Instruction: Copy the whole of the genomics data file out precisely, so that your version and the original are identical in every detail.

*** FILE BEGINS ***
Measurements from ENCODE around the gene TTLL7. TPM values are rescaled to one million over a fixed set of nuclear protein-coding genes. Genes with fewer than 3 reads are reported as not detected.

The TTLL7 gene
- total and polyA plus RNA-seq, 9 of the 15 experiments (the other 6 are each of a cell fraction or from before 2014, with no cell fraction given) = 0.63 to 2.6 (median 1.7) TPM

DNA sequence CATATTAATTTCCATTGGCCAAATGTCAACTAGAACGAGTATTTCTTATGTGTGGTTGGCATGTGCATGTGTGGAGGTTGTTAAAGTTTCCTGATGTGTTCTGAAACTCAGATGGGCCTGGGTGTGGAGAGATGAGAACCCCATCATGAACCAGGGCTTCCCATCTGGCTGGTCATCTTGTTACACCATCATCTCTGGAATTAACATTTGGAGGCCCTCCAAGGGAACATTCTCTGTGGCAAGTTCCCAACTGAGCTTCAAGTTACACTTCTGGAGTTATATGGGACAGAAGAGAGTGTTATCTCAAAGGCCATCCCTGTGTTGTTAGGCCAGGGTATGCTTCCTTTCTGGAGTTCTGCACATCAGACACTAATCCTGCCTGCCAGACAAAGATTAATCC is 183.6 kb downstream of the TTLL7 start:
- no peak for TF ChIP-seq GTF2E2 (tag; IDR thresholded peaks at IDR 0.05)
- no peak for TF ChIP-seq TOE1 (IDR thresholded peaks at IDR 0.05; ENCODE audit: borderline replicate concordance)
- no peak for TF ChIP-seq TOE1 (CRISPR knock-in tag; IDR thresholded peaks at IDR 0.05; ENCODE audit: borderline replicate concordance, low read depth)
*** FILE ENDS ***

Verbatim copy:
Measurements from ENCODE around the gene TTLL7. TPM values are rescaled to one million over a fixed set of nuclear protein-coding genes. Genes with fewer than 3 reads are reported as not detected.

The TTLL7 gene
- total and polyA plus RNA-seq, 9 of the 15 experiments (the other 6 are each of a cell fraction or from before 2014, with no cell fraction given) = 0.63 to 2.6 (median 1.7) TPM

DNA sequence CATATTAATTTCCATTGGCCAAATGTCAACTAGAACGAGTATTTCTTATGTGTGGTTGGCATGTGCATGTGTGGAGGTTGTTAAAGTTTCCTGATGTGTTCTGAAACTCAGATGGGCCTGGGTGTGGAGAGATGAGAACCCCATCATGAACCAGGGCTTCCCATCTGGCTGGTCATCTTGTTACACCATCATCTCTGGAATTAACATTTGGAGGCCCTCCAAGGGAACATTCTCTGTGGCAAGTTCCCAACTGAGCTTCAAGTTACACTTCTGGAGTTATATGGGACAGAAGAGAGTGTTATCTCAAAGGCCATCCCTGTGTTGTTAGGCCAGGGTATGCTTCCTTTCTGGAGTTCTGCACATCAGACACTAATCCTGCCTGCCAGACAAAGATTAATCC is 183.6 kb downstream of the TTLL7 start:
- no peak for TF ChIP-seq GTF2E2 (tag; IDR thresholded peaks at IDR 0.05)
- no peak for TF ChIP-seq TOE1 (IDR thresholded peaks at IDR 0.05; ENCODE audit: borderline replicate concordance)
- no peak for TF ChIP-seq TOE1 (CRISPR knock-in tag; IDR thresholded peaks at IDR 0.05; ENCODE audit: borderline replicate concordance, low read depth)